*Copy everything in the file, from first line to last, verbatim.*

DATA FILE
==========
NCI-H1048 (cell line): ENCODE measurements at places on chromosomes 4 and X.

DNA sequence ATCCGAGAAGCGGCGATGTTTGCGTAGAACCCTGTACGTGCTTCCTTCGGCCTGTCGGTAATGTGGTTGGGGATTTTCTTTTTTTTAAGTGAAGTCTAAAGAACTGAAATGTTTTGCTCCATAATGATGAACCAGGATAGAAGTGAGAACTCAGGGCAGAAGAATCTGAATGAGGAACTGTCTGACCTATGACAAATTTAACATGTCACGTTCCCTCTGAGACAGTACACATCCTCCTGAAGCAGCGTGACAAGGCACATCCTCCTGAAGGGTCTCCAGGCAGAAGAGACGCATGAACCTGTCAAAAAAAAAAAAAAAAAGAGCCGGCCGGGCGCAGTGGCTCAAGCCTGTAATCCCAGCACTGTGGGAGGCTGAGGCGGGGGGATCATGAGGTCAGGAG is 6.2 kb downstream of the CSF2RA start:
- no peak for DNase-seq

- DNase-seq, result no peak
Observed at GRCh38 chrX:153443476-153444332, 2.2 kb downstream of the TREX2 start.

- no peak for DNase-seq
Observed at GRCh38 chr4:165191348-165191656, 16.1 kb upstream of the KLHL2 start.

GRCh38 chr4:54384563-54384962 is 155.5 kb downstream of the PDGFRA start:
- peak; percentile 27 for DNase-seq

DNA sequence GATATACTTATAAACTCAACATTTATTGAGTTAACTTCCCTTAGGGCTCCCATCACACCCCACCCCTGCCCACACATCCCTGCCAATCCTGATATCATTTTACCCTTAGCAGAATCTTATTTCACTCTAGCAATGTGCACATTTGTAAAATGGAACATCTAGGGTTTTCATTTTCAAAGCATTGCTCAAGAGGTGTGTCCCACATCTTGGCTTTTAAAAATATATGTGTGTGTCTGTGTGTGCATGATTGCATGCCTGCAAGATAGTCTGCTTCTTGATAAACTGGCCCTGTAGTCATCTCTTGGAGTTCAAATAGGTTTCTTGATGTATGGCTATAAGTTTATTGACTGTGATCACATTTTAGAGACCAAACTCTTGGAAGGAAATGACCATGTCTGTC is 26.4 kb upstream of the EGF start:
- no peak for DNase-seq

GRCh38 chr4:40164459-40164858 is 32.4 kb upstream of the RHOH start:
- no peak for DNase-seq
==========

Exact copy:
NCI-H1048 (cell line): ENCODE measurements at places on chromosomes 4 and X.

DNA sequence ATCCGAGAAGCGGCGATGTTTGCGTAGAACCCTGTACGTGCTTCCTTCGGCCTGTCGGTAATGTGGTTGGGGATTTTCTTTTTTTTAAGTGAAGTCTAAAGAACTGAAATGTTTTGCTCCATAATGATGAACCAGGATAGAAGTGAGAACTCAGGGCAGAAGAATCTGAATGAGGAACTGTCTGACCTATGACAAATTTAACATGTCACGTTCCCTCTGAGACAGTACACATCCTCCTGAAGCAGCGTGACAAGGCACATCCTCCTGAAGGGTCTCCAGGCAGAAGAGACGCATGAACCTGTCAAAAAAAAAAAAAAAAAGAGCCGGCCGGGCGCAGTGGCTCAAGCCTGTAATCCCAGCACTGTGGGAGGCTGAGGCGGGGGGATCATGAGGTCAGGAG is 6.2 kb downstream of the CSF2RA start:
- no peak for DNase-seq

- DNase-seq, result no peak
Observed at GRCh38 chrX:153443476-153444332, 2.2 kb downstream of the TREX2 start.

- no peak for DNase-seq
Observed at GRCh38 chr4:165191348-165191656, 16.1 kb upstream of the KLHL2 start.

GRCh38 chr4:54384563-54384962 is 155.5 kb downstream of the PDGFRA start:
- peak; percentile 27 for DNase-seq

DNA sequence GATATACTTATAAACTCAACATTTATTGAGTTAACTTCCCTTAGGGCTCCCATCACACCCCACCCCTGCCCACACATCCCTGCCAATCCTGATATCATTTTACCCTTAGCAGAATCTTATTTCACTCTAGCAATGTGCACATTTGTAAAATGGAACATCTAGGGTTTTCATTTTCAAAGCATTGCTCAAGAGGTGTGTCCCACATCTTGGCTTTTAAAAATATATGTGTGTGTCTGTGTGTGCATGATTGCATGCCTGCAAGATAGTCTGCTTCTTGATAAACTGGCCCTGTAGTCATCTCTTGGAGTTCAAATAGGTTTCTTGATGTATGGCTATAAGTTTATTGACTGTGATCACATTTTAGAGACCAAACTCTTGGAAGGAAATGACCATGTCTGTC is 26.4 kb upstream of the EGF start:
- no peak for DNase-seq

GRCh38 chr4:40164459-40164858 is 32.4 kb upstream of the RHOH start:
- no peak for DNase-seq